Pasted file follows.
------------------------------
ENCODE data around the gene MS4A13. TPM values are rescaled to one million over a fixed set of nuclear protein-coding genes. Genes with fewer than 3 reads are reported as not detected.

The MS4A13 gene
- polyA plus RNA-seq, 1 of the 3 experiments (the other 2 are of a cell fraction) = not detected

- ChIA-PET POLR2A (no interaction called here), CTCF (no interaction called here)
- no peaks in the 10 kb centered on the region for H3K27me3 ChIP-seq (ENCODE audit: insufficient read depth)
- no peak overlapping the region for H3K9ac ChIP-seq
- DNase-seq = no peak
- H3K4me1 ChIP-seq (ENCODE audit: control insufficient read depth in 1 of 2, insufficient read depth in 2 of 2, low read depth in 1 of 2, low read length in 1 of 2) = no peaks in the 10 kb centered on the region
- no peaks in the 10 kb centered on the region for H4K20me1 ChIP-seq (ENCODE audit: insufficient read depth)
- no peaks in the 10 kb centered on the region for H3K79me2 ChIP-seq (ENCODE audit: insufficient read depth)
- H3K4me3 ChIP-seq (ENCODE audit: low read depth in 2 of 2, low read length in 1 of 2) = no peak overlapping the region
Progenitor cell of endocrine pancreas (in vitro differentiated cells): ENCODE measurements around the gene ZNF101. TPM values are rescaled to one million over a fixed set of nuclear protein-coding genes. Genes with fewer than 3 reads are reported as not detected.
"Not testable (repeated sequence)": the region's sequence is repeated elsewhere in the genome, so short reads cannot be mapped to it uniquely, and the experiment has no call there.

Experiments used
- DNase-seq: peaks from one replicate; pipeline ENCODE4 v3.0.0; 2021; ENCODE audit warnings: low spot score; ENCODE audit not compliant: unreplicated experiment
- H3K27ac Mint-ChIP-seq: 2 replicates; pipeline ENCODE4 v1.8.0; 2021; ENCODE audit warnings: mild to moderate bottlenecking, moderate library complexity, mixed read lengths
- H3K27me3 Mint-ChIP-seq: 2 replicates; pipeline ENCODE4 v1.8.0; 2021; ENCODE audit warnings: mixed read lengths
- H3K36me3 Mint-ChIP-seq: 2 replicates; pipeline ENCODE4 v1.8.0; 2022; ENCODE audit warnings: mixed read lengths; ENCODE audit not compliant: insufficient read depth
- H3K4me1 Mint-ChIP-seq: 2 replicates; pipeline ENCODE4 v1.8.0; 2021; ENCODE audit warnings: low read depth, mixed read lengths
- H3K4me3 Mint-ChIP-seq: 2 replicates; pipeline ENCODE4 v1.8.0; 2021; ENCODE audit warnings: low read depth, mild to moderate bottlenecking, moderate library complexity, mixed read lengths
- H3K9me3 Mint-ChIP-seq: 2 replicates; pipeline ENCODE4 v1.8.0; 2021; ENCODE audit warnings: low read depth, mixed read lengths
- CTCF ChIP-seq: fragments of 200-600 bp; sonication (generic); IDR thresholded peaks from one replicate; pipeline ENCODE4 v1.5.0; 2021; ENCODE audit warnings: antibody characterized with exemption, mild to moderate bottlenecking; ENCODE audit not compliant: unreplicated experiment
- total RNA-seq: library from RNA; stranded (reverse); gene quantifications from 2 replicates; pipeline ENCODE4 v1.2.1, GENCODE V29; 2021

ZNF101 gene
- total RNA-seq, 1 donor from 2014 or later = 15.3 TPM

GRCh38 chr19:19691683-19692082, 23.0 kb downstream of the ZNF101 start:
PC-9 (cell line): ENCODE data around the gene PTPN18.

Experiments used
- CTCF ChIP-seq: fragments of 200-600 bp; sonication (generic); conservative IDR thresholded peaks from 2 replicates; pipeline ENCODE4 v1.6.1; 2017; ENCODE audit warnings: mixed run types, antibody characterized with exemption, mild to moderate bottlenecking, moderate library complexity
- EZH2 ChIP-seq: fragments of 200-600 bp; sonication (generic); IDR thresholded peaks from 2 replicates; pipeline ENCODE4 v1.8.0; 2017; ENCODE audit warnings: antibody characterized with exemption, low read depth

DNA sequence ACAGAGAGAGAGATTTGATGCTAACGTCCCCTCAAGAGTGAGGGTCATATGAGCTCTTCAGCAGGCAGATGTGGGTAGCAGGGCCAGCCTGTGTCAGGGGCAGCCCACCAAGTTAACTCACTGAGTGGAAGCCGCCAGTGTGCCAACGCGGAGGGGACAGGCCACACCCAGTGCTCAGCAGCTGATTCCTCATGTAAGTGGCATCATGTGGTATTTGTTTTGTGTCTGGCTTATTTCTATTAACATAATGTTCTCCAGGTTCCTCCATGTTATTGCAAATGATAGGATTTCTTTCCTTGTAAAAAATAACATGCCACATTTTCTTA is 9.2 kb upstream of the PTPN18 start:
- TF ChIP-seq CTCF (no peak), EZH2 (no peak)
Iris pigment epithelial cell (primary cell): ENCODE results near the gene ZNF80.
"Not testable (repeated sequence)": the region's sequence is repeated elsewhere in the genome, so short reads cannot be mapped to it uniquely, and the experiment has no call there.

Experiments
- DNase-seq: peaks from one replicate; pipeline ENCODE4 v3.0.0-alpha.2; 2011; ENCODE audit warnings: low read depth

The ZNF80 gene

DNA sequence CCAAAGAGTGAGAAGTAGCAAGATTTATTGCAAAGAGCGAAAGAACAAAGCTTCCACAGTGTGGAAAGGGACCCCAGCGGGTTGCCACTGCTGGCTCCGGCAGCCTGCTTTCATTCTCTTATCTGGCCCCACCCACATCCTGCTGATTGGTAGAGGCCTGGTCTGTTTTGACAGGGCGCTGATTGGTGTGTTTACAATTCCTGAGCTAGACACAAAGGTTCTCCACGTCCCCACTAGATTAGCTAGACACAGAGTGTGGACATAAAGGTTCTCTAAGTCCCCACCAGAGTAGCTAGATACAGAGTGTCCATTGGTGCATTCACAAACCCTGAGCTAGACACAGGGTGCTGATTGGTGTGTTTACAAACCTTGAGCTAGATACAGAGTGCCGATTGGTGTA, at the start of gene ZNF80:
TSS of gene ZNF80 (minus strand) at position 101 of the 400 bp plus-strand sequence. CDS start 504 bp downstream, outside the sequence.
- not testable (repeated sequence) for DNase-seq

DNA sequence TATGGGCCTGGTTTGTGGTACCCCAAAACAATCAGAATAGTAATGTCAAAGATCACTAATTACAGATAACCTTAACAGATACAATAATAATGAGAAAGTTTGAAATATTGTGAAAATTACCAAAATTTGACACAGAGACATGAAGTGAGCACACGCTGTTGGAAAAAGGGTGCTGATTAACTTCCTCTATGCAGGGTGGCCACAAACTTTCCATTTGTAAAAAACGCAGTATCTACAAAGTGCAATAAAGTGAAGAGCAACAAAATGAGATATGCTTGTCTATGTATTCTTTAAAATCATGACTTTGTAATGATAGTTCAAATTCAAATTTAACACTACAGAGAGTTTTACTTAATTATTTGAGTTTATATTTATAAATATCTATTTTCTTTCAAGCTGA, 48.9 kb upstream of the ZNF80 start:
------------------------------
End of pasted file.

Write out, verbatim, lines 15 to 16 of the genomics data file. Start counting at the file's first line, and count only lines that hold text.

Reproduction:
- DNase-seq: peaks from one replicate; pipeline ENCODE4 v3.0.0; 2021; ENCODE audit warnings: low spot score; ENCODE audit not compliant: unreplicated experiment
- H3K27ac Mint-ChIP-seq: 2 replicates; pipeline ENCODE4 v1.8.0; 2021; ENCODE audit warnings: mild to moderate bottlenecking, moderate library complexity, mixed read lengths